Mathy Radioland

I was tickled that JoAnne Growney wanted to put “Concentric Grooves” from Radioland on her blog “Intersections–Poetry with Mathematics,” but her request also jogged a memory of an unpublished poem from the same era that was even MORE mathy. I finally found “Disaster Math,” a poem I sent out a couple of times then gave up on, never entirely confident I had it right. After a several-year gap, however, I saw a few tweaks that might help, so I brushed it up and include it below–another Radioland outtake.

It probably overlaps too much with the sonnet crown “Damages” to have worked in the book. I do that a lot, writing numerous poems about a single crisis, trying to understand it, so some versions get factored out. Mathematical language features in a lot of writing from this part of my life because my father was a civil engineer–I remember his slide rule being replaced, in the 70s, by an obsession with programmable calculators. Oddly, while more mathematical than “Damages,” “Disaster Math” is also more focused on stories. What I often felt, trying to process my parents’ break-up from a great distance, was that I was a creature made of stories, and the universe had suddenly insisted on radical revisions, unbalancing an equilibrium I’d lived with for decades. Thanks so much to JoAnne for featuring one poem and reminding me of the others!

Disaster Math

Before instruments detected
his infidelity, one man began deleting
his wife, three children, bridge partners.
85 leaves 71 for 45.
Everyone a node of intersecting stories.

One snap among the snagged lines
reengineers a whole system:
20,000 on the withdrawal slip, therefore
a wife opens drawers and solves for x.
Reports it to their daughter, 43,

who lives on a strike-slip fault
9000 miles away, just north of a 6.3
shock as Australian and Pacific plates grate.
Death toll 159, but it rises in the falling action.
How can these outcomes coincide?

the daughter wonders, vibrating
alongside the numbers, waiting
for their force to dissipate. Propose
it never does. Propose broken columns,
integer debris. She studies the latest stats:

central business district closed till Christmas at least;
some bodies may never be identified; the cost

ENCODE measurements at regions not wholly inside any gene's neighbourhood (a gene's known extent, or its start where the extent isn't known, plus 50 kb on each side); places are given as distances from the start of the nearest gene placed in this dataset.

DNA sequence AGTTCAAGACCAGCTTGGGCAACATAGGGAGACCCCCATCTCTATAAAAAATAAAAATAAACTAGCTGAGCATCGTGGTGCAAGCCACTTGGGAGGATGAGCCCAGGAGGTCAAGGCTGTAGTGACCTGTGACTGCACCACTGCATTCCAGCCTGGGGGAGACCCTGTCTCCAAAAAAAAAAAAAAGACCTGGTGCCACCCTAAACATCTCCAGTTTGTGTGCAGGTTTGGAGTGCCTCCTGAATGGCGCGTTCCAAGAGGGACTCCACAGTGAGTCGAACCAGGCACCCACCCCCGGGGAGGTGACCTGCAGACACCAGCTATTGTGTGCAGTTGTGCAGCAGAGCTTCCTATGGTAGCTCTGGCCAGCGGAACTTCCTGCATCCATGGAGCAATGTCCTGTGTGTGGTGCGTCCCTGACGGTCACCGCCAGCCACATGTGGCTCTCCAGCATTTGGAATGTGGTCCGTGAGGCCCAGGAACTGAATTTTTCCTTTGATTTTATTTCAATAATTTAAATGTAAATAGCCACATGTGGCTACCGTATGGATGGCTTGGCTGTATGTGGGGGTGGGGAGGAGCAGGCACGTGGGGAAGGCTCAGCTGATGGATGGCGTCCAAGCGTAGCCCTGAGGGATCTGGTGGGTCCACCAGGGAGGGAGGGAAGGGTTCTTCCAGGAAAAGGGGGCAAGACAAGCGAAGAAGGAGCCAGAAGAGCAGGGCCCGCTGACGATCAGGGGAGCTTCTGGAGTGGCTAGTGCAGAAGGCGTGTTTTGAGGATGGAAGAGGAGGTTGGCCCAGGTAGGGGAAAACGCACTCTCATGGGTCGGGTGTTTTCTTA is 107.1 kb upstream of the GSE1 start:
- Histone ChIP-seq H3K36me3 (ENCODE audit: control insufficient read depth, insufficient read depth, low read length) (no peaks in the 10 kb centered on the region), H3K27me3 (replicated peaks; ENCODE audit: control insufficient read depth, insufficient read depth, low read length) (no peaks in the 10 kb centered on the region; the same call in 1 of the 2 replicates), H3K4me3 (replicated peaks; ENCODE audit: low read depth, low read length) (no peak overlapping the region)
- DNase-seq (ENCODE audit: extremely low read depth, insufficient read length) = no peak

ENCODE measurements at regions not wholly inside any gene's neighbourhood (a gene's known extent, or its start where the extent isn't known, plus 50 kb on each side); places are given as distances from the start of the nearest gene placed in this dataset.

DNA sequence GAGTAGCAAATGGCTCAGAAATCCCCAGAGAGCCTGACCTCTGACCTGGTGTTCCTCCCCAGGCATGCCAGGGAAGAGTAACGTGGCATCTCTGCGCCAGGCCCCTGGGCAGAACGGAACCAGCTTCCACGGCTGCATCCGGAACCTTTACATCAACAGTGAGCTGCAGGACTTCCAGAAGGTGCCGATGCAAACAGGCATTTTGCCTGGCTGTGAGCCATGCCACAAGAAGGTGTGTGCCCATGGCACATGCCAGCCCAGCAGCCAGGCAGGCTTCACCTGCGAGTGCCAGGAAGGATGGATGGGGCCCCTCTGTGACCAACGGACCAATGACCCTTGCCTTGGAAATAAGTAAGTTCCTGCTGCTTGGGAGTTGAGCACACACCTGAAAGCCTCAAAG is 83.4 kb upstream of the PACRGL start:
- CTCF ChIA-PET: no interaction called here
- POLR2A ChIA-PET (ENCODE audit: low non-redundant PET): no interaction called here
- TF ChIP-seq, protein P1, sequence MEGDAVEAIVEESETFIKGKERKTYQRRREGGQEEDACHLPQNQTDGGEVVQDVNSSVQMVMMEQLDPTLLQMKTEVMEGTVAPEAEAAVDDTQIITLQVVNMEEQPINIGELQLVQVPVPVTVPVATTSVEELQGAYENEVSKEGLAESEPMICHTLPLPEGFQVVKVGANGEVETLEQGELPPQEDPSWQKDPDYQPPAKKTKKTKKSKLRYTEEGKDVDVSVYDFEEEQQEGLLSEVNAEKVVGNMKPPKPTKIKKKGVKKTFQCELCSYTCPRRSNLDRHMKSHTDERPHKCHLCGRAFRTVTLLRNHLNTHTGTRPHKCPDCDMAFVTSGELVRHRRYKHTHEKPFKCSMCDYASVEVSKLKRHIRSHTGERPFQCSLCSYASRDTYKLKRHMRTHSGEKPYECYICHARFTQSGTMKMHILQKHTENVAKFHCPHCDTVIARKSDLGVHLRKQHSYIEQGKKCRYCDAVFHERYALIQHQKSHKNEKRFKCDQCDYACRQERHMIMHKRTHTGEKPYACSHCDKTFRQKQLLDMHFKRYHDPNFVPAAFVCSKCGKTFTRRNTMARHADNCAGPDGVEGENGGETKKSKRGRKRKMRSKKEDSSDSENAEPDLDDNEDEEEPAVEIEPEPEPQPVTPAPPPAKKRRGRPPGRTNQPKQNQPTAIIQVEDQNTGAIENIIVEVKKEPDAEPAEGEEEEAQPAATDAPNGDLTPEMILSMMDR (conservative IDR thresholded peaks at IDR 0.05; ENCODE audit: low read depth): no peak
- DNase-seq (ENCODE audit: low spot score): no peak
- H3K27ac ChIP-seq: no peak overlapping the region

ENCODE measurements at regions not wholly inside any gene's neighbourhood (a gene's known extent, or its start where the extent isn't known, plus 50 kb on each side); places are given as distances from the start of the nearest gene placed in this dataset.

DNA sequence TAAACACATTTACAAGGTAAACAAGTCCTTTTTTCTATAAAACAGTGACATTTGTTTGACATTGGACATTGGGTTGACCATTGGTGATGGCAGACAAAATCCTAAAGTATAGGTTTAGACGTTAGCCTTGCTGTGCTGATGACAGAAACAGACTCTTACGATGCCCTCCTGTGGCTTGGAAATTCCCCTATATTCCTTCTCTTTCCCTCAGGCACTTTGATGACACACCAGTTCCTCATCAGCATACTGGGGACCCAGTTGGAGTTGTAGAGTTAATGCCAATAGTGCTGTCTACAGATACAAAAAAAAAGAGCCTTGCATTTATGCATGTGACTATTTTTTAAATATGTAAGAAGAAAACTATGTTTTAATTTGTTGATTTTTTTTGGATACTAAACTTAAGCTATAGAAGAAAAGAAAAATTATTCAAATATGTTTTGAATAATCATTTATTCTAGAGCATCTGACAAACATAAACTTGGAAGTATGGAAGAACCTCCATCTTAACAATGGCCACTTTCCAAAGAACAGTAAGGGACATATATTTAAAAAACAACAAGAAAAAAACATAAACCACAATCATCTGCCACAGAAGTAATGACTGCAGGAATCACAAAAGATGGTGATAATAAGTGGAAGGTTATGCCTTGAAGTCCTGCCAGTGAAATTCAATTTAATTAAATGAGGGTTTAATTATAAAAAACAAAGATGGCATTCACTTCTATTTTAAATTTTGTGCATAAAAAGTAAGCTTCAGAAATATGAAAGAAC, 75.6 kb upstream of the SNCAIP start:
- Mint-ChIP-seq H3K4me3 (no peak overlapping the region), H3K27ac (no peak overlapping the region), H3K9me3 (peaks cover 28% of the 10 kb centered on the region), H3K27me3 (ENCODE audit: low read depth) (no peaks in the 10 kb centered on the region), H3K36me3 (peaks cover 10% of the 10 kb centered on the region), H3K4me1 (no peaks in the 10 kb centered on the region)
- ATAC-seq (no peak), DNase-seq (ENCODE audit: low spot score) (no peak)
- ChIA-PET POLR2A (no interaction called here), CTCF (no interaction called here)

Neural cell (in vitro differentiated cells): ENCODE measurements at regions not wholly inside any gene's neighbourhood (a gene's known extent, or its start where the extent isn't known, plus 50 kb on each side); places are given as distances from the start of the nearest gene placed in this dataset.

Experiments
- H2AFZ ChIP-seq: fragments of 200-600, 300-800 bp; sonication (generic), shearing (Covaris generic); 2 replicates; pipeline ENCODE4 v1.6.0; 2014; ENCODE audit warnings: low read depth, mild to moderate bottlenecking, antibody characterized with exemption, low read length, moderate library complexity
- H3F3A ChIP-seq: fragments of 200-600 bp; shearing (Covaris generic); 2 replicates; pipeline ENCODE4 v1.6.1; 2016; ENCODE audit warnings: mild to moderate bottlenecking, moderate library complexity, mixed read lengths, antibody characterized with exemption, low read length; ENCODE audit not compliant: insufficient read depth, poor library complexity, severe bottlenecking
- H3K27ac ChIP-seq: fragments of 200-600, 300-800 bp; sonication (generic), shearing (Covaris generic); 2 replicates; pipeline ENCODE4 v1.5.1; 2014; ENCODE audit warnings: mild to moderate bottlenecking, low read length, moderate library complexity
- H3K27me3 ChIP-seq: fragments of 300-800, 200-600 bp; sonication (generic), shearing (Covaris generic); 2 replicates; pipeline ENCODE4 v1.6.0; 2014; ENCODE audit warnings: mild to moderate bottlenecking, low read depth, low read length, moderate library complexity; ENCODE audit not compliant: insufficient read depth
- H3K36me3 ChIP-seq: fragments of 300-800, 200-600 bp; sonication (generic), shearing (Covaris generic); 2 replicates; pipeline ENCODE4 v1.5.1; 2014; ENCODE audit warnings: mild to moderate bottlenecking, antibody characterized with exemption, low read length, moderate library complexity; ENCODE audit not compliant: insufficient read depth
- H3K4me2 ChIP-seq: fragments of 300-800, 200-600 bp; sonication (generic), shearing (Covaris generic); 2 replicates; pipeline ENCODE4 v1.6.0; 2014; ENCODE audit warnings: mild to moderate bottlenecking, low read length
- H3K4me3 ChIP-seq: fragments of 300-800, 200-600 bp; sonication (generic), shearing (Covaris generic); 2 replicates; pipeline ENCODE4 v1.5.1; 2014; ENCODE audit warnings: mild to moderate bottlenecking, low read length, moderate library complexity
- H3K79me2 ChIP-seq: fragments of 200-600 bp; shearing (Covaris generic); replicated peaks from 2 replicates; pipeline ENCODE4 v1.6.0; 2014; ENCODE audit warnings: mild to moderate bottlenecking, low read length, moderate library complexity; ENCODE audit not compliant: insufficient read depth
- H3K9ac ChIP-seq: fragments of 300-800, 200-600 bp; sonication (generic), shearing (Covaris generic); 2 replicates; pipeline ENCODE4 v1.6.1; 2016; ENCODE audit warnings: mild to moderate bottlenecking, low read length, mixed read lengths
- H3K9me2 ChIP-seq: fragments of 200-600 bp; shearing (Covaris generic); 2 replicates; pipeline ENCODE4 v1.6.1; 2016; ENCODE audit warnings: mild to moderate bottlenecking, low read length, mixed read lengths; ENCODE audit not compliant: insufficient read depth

may never be tallied. Tangles wires and roads
and words and digits and code:
dividends of underground geometry.

She tells it over and over. Buildings collapsed and I
was too far away to feel it. I am safe. He
is a fissure emitting no signal but people build bridges
all the time, they cross as I am crossing, fibers
of plot chafing my palms. Listening ahead, calling behind.

triangles
Triangles–my father’s ruler and a Mobius strip he carved

Radioland, an outtake

The world’s going to hell, but my writing is going well…Mostly revising and submitting, these days. I now have THREE projects under submission: 1. Taking Poetry Personally: Twenty-First Century Verse and the Multiverse; 2. a chapbook-length long poem, Propagation; 3. and a first novel, The Changeling Professor, although that one is just at the beginning-to-query-agents phase. Meanwhile I’m keeping poems under journal submission, and in the process I keep finding verses I drafted quickly and then forgot about. Whenever you put together a poetry book a LOT ends up on the cutting room floor.

I think the poem below was just too specific to my life at that moment–it didn’t seem inclusive enough of readers outside my bubble. I’d just attended a memorial service for Severn Parker Duvall III, the grand, legendary, reportedly cranky old poetry professor whom I’d replaced at W&L (I say “reportedly” because the man left behind some astonishing stories, all of which I believe, but he was always beautifully genteel to me). The immediate scene is the lawn in front of Lee Chapel on campus, where I was leading a workshop in a writing prompt (and doing some drafting myself, obviously). Like a lot of poems, though, this one has a heterotopia, an other-place: I’d been back from my Fulbright in New Zealand for less than a year and clearly missed it.

I’m looking forward to reading from Radioland at Washington College in MD next week. In the meantime, a poem for the road. Maybe it’s about running out of time and not entirely minding.

The Opposite of Elegy

The shadow of a chapel spire ticks over
my shoulder; the students write. Severn said,
“Do you mean of my departure?”

when his granddaughter asked, “Are you scared?”
Struck like a bell but finally amused
by the notion of fearing death.

Last night’s dead-hour dream fused
everything I’ve been thinking of: I
visited an old hotel, beachy views,

near Nelson, New Zealand. Bill Manhire
was running a poetry conference
that was really the afterlife.

When told I had to jump back over the fence,
return to the living for a while, I cried…
My students are still writing. Present tense

continuous, sprawling all over a spikily
germinating lawn. Younger and smarter
every year. Sere leaves brushed aside.

I guess that’s spring for you. Clock for a heart.

April 2, 2012

roseoneill

 

In favor of impurity, or, I’m sick at heart and I want to lie down

My daughter told me about the mass killing in Orlando in the car Sunday, as we drove up Route 81 on an errand. We bought summer shorts and solar lights for the back walkway, ate pho and spring rolls, stopped at a bookstore, drove home, and she kept updating me all evening. Mostly Latino and LGBT, she said. The orange guy says ban Muslim immigrants. Countries are issuing travel advisories against the U.S.: it’s not safe here.